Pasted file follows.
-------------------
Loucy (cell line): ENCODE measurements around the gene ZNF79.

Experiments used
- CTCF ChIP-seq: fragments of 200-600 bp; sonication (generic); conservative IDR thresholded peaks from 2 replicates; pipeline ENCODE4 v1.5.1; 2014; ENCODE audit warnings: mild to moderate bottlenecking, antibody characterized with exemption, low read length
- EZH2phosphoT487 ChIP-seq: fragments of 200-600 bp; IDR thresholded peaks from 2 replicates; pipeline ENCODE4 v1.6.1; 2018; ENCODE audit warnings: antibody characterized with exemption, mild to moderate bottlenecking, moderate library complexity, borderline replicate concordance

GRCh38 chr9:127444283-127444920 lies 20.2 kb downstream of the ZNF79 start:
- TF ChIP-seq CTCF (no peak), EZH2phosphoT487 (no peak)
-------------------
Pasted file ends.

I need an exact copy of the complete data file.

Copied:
Loucy (cell line): ENCODE measurements around the gene ZNF79.

Experiments used
- CTCF ChIP-seq: fragments of 200-600 bp; sonication (generic); conservative IDR thresholded peaks from 2 replicates; pipeline ENCODE4 v1.5.1; 2014; ENCODE audit warnings: mild to moderate bottlenecking, antibody characterized with exemption, low read length
- EZH2phosphoT487 ChIP-seq: fragments of 200-600 bp; IDR thresholded peaks from 2 replicates; pipeline ENCODE4 v1.6.1; 2018; ENCODE audit warnings: antibody characterized with exemption, mild to moderate bottlenecking, moderate library complexity, borderline replicate concordance

GRCh38 chr9:127444283-127444920 lies 20.2 kb downstream of the ZNF79 start:
- TF ChIP-seq CTCF (no peak), EZH2phosphoT487 (no peak)